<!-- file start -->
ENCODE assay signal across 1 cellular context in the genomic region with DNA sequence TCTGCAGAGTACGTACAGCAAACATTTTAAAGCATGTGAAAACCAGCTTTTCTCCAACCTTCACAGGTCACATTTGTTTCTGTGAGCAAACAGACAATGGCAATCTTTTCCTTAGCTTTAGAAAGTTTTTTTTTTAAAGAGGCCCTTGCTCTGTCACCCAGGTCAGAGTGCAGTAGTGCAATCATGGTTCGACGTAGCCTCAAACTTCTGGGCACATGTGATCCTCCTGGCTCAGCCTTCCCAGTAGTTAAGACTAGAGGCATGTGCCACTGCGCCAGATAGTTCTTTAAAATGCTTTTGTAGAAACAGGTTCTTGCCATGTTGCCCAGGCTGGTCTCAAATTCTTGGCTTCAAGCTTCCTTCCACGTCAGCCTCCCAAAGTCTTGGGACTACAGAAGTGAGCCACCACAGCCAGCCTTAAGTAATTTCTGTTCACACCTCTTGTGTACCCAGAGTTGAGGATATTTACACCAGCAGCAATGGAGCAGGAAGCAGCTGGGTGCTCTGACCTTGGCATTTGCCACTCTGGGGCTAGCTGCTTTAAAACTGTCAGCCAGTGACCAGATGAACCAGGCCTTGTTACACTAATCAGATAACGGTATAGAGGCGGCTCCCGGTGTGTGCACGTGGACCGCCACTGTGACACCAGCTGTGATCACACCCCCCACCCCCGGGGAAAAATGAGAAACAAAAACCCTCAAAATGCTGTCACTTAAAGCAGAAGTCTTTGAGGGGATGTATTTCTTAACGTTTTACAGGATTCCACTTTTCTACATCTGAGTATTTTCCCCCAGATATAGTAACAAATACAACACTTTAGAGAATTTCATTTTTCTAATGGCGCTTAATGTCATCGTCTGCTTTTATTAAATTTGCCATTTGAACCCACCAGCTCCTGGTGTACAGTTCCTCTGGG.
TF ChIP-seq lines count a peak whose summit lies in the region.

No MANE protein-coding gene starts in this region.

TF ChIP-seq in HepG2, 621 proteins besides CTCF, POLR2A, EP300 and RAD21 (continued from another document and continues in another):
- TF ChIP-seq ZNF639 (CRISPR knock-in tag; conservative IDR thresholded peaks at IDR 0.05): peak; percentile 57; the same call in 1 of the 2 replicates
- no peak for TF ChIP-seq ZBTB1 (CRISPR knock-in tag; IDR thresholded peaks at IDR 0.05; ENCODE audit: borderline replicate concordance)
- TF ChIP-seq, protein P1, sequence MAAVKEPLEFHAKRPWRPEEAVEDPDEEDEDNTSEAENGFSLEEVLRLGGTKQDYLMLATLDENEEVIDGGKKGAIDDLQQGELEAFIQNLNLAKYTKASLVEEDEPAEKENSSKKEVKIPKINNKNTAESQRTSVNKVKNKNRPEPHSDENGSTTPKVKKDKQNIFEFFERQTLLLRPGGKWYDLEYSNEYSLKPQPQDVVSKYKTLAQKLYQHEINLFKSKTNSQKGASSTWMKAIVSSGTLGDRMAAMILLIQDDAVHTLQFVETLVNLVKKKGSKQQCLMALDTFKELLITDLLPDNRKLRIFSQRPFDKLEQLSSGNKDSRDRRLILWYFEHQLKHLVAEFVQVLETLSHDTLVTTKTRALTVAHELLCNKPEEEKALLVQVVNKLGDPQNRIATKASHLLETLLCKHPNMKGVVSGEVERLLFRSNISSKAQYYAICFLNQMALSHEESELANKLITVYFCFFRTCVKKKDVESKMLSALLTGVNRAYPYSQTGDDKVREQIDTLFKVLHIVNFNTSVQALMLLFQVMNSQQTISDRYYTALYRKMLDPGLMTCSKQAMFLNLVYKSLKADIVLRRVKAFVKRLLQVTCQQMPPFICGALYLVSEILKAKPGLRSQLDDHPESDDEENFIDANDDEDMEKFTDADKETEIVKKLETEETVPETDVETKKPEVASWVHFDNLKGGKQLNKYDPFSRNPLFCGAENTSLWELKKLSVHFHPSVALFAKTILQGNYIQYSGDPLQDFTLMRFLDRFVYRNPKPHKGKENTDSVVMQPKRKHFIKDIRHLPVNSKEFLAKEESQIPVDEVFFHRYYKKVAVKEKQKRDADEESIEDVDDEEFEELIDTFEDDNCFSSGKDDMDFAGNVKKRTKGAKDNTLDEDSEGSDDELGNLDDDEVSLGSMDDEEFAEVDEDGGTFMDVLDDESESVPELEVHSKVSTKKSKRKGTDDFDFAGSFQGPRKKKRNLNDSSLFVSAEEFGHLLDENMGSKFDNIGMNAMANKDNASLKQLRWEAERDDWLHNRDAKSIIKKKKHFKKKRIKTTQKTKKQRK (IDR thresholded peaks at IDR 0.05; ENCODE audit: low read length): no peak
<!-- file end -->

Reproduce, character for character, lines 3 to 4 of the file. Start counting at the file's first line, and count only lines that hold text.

No MANE protein-coding gene starts in this region.

TF ChIP-seq in HepG2, 621 proteins besides CTCF, POLR2A, EP300 and RAD21 (continued from another document and continues in another):